The vehicle's rechargeable battery allows for around five hours of drive time—just enough for tiny Star Wars fans to reenact their way through both the original 1977 movie and 1980’s The Empire Strikes Back. (Sorry, grown-up sci-fi nerds: The toy ride supports only up to 130 pounds, so you’ll have to settle for pretending your car is the Death Star.)

Radio Flyer’s Landspeeder will be sold at Toys “R” Us stores. It costs $500, and is available for pre-order online now.

Watch it in action below:

[h/t Mashable]

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5 Takeaways From the Study That Found Second-Born Boys Get Into More Trouble
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Researchers have tried to understand how siblings' birth order affects their competitiveness, intelligence, kindness and other personality traits for more than a century. Now, a new study [PDF] backs up what plenty of older siblings have long argued: their younger brothers are more prone to get in trouble. Here are five takeaways from the thought-provoking research.

1. SECOND-BORN SIBLINGS ARE MORE LIKELY TO GET IN SERIOUS TROUBLE.

The study focused mostly on older brother/young brother and older sister/younger brother sets of siblings. Among two brothers, the younger boys were found to be 20 to 40 percent more likely to be disciplined in school or get in trouble with the law compared to the older boys. As study co-author Joseph Doyle, an economist at MIT, told NPR, "I find the results to be remarkable that the second-born children, compared to their older siblings, are much more likely to end up in prison, much more likely to get suspended in school."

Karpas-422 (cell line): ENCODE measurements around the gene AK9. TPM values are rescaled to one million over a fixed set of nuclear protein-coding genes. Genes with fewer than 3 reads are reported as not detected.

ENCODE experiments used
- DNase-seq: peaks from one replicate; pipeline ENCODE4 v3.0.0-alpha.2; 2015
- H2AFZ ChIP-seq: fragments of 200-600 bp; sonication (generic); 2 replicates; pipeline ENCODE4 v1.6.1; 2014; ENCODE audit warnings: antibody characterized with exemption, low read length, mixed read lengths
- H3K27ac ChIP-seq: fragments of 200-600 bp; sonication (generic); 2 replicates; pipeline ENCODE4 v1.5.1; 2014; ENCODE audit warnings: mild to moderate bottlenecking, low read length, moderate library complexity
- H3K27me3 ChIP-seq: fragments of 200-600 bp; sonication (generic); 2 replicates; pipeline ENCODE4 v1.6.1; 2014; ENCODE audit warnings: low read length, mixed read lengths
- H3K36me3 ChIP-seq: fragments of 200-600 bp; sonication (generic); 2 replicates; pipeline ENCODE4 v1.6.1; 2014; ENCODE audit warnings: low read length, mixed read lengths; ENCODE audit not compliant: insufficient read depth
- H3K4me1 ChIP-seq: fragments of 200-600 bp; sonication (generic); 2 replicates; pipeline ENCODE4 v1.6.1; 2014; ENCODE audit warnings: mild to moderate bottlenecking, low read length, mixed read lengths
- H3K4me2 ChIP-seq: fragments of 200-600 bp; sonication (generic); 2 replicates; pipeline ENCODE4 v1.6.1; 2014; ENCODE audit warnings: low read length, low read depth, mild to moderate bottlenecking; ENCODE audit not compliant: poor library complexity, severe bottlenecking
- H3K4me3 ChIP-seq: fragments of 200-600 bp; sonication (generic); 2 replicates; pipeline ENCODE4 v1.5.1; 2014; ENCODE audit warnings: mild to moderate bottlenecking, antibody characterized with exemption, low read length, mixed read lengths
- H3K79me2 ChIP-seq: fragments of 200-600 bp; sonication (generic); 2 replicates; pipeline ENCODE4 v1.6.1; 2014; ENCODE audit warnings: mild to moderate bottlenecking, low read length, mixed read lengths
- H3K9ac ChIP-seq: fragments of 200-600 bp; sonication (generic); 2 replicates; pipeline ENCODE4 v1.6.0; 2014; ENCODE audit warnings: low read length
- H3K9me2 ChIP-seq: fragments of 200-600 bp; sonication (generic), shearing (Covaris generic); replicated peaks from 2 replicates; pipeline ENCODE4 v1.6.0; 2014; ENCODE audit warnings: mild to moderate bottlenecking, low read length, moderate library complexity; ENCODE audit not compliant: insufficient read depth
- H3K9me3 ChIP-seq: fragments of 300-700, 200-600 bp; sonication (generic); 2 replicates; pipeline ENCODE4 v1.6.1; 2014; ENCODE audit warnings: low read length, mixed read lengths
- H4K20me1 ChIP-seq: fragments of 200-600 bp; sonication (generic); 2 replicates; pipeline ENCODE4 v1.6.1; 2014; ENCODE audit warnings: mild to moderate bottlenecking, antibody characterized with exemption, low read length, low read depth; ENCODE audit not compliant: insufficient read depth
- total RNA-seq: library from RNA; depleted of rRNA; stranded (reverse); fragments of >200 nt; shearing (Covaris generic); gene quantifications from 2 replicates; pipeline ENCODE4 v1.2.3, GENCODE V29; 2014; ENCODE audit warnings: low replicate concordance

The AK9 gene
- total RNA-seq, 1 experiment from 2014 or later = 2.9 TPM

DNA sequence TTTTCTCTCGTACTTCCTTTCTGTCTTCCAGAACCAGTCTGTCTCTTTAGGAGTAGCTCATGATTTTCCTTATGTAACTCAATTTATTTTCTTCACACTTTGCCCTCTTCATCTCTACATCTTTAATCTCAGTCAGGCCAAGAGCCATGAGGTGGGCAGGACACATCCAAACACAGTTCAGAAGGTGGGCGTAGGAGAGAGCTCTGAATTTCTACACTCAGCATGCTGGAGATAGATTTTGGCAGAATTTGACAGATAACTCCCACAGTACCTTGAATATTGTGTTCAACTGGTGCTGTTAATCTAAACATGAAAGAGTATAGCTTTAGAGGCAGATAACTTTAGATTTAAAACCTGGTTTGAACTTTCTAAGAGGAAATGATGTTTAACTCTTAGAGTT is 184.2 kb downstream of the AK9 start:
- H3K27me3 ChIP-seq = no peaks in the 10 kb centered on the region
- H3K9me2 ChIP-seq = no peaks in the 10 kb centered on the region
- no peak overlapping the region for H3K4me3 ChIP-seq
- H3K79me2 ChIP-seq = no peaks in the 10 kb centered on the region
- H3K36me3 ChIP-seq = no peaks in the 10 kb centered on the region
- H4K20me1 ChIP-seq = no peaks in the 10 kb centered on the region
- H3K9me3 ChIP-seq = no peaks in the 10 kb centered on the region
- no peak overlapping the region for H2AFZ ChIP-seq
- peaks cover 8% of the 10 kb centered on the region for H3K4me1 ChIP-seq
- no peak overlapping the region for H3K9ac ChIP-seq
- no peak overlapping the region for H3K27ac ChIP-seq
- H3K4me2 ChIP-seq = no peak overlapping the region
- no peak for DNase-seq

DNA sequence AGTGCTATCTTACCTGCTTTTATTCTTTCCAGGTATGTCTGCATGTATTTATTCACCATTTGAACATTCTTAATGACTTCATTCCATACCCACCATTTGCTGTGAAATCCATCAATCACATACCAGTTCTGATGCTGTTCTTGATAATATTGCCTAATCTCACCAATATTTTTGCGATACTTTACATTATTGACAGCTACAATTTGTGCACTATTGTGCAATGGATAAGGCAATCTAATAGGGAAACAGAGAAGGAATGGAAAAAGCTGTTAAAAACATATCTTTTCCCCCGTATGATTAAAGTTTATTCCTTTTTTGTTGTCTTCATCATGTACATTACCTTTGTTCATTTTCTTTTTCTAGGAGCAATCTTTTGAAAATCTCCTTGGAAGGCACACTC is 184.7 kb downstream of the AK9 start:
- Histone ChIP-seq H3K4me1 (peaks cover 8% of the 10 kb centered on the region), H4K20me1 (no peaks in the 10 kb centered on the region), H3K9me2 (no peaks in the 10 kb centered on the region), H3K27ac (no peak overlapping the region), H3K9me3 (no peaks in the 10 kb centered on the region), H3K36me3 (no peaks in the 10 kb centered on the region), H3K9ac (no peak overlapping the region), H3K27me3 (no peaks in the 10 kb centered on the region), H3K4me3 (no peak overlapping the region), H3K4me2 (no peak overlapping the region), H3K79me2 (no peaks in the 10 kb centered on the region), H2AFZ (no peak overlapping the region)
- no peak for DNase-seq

2. THE EFFECT WAS MORE PRONOUNCED FOR BOYS.

Doyle and his colleagues didn't find the same trend among second-born girls with older brothers or sisters. Boys and girls have different rates of delinquency; in this study, the average number of delinquent first-born girls in sister pairs was 54 to almost 100 percent lower than first-born boys in brother pairs. "The gaps in delinquency are smaller when we investigate the effect of being a second-born girl," they write.

3. THE RESULTS WERE SIMILAR IN DIFFERENT ENVIRONMENTS.

The researchers used birth registries in Denmark and in Florida that identified siblings so birth order could be determined. Then, they compared that data to school records, criminal databases, and medical or public health records. Despite differences in racial demographics, education levels, parental employment, and approaches to crime and punishment between the two locales, the researchers found that "second-born boys are substantially more likely to exhibit delinquency problems compared to older siblings" in both Denmark and Florida.

4. FAMILY DYNAMICS PROBABLY PLAY A PART.

Among the families studied, first-born and second-born siblings were equally healthy and achieved similar levels of education, so those factors did not play a large part in explaining the younger kids' propensity for trouble. Instead, the researchers suggest there is less maternal attention paid to second-born children. First-born children "experience their mothers' maternity leaves … both following their own births as well as following the births of the second-born." In other words, Jan Brady might have been right about her sister Marcia.

5. OTHER STUDIES HAVEN'T UNCOVERED THE SAME LINK.

Previous studies have found little connection between certain personality traits or intelligence and the order in which siblings were born. A 2013 paper suggested that "contrary to popular belief, the relationship between birth order and delinquency is spurious." When it comes to interpreting the effects of birth order, researchers are still—metaphorically, at least—fighting over the TV remote.